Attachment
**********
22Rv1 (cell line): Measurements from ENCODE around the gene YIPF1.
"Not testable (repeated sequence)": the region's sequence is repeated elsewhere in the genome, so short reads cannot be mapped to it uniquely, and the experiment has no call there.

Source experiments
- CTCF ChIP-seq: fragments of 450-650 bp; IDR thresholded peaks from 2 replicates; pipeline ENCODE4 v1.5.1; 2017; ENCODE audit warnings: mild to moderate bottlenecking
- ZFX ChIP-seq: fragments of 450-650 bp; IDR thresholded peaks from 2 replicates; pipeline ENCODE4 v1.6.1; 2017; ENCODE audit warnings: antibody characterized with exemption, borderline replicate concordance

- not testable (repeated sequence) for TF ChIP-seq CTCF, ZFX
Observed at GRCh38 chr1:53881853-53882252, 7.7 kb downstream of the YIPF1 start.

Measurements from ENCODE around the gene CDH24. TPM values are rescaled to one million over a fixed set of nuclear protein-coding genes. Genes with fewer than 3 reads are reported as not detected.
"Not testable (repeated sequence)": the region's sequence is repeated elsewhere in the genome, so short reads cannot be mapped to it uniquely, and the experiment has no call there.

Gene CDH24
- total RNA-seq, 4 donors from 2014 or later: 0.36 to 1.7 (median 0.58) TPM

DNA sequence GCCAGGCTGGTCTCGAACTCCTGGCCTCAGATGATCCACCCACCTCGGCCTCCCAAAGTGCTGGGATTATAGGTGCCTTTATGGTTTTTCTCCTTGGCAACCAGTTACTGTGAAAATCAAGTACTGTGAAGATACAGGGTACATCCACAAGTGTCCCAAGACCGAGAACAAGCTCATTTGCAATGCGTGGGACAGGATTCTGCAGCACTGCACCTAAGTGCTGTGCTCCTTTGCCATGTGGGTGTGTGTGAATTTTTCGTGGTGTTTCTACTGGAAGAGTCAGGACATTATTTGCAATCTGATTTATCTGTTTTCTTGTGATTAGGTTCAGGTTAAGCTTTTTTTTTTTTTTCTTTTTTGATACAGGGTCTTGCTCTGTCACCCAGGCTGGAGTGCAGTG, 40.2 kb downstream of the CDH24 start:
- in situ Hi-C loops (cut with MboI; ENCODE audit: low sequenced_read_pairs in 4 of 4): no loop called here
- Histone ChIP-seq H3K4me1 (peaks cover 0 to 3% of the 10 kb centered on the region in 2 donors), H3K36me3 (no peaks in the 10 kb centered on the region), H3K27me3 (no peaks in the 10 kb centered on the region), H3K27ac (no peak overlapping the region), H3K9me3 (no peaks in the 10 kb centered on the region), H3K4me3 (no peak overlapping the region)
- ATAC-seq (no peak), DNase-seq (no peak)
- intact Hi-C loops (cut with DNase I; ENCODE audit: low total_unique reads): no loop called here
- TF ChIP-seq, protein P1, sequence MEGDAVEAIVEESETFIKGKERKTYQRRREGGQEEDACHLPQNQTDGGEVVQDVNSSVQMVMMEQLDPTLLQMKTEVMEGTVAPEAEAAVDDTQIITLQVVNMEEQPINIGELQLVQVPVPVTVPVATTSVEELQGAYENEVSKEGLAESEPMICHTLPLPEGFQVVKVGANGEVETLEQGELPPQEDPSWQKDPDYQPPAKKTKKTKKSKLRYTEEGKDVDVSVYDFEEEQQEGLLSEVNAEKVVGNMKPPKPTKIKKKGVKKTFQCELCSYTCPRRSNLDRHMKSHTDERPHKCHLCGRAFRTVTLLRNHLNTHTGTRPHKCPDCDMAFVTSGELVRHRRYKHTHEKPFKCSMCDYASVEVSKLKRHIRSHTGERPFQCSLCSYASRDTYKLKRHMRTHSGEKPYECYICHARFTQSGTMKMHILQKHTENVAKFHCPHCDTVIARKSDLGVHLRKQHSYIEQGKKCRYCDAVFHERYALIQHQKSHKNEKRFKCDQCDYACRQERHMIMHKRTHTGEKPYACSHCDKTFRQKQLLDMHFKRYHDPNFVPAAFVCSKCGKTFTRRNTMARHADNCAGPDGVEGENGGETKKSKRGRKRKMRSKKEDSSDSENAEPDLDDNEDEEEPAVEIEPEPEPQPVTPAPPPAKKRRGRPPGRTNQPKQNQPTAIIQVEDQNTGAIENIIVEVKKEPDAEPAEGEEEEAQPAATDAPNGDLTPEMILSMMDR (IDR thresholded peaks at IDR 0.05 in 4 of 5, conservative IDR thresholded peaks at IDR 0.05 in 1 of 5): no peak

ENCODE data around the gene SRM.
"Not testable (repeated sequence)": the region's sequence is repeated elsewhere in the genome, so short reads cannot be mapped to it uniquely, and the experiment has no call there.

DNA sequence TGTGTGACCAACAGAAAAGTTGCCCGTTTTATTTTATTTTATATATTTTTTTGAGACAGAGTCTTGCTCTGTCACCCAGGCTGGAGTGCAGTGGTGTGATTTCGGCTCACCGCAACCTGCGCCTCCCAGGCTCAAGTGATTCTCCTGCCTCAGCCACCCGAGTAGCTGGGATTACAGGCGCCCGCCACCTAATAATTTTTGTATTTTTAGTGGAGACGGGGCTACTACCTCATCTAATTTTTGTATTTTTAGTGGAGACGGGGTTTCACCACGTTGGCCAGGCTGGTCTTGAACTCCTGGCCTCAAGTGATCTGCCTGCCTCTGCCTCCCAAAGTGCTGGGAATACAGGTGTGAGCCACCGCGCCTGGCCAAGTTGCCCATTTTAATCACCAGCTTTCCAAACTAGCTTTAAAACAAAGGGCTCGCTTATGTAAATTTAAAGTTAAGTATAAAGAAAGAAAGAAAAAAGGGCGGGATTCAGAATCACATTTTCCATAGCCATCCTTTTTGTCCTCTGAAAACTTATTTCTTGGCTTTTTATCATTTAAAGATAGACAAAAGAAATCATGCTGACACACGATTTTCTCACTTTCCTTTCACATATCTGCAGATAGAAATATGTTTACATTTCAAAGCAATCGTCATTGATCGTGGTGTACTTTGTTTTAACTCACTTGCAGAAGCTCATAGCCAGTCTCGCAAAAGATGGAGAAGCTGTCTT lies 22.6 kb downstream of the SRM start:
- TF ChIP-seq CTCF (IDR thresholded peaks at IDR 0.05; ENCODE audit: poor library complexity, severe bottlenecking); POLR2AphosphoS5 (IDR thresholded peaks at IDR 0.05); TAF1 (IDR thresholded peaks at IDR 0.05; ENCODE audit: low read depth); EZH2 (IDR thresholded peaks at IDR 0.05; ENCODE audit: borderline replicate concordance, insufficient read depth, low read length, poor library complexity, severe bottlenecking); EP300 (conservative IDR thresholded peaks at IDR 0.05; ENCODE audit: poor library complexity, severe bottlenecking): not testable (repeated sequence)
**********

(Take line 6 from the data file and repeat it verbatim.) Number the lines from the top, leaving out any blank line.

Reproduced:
- not testable (repeated sequence) for TF ChIP-seq CTCF, ZFX